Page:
Constipation and Soiling

Constipation and Soiling

  • Common, affecting up to 30% of the child population
  • Majority is idiopathic
  • The exact cause of constipation is not fully understood but factors that may contribute include pain, fever, dehydration, dietary and fluid intake, psychological issues, toilet training, medicines and familial history of constipation
  • It is rarely Hirschsprung’s, Neurological lumbosacral abnormalities, Anorectal malformations, Hypothyroid, Coeliac, Cystic fibrosis, Cow’s milk protein intolerance
  • Bloods tests and imaging are usually not required
  • Soiling/faecal incontinence is commonly due to constipation with impaction
  • It often takes months-years for the condition to be resolved

Who to refer:

  • Any child with red flags -> refer to General Paeds
  • Children < 1 years of age with idiopathic constipation that does not respond to optimum treatment within 4 weeks  -> refer to General Paeds
  • Children and young people with idiopathic constipation that does not respond to initial treatment within 3 months –> refer to health visitor if pre-school child or school nurse
  • Children whose constipation doesn’t improve despite input from health visitor or school


Red flags

  • Onset before 4 weeks of life
  • History of failure/delay to pass meconium within 48hrs of birth
  • ‘Ribbon like’ stools
  • Abdominal distension with vomiting
  • Abnormal physical exam – including anal, spinal and lower limb neuromuscular abnormalities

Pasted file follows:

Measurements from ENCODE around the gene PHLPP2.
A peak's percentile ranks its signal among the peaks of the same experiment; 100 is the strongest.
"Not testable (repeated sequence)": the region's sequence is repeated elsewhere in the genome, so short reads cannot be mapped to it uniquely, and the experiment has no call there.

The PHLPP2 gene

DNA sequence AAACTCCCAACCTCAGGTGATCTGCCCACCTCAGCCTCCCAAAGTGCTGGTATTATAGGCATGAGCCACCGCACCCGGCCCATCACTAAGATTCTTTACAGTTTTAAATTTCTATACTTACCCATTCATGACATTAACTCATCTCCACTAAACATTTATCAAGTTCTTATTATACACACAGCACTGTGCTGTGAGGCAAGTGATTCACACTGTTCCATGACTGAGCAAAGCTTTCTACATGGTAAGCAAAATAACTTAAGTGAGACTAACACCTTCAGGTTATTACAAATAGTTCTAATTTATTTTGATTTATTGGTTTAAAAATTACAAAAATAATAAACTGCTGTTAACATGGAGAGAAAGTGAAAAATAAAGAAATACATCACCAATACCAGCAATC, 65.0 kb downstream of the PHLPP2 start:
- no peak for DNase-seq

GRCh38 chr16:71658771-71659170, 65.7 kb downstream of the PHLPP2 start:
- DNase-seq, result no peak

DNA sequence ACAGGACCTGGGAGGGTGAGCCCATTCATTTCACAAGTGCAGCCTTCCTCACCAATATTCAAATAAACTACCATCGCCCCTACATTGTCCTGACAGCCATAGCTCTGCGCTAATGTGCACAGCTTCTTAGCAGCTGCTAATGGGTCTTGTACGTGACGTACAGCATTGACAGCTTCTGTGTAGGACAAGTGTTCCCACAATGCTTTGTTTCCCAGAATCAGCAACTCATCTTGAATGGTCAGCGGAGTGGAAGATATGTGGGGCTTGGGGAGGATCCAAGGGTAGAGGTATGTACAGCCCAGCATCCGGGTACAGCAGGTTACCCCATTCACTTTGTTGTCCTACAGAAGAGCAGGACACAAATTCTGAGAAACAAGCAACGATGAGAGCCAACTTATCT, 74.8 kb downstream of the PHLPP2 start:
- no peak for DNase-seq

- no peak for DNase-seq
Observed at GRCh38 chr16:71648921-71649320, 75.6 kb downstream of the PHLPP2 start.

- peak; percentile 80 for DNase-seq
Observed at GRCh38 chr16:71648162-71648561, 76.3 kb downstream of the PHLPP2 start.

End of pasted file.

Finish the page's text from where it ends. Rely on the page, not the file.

• Difficulties passing urine
  • Faltering growth
  • Suspicion of abuse

 Key components of the physical examination:

  1. Inspection of the perianal area
  2. Abdominal examination
  3. Spine/Lumbosacral region/gluteal examination
  4. Lower limb neuromuscular examination including tone and strength (reflexes if red flags in hx)

Do not do a PR exam in General Practice.

If the history taking and /or physical examination shows evidence of faltering growth treat for constipation and test for coeliac disease and hypothyroidism.

The Bristol Stool Chart is a good reference source.







NB –Please see the NICE Constipation in children and young people: diagnosis and management guideline if needing further information about management using lactulose.




NICE Constipation in children and young people: diagnosis and management.

Clinical guideline [CG99] Published date: May 2010 Last updated: July 2017



Review Date                            21/08/20149

Next Review Date                    21/08/2020

Author                                      Dr Rebecca Harling, RMS GP Paediatrics Lead

Contributors                             Dr Matt Thorpe, Consultant Paediatrician, Royal Cornwall Hospital, October 2018



Version No.  2.1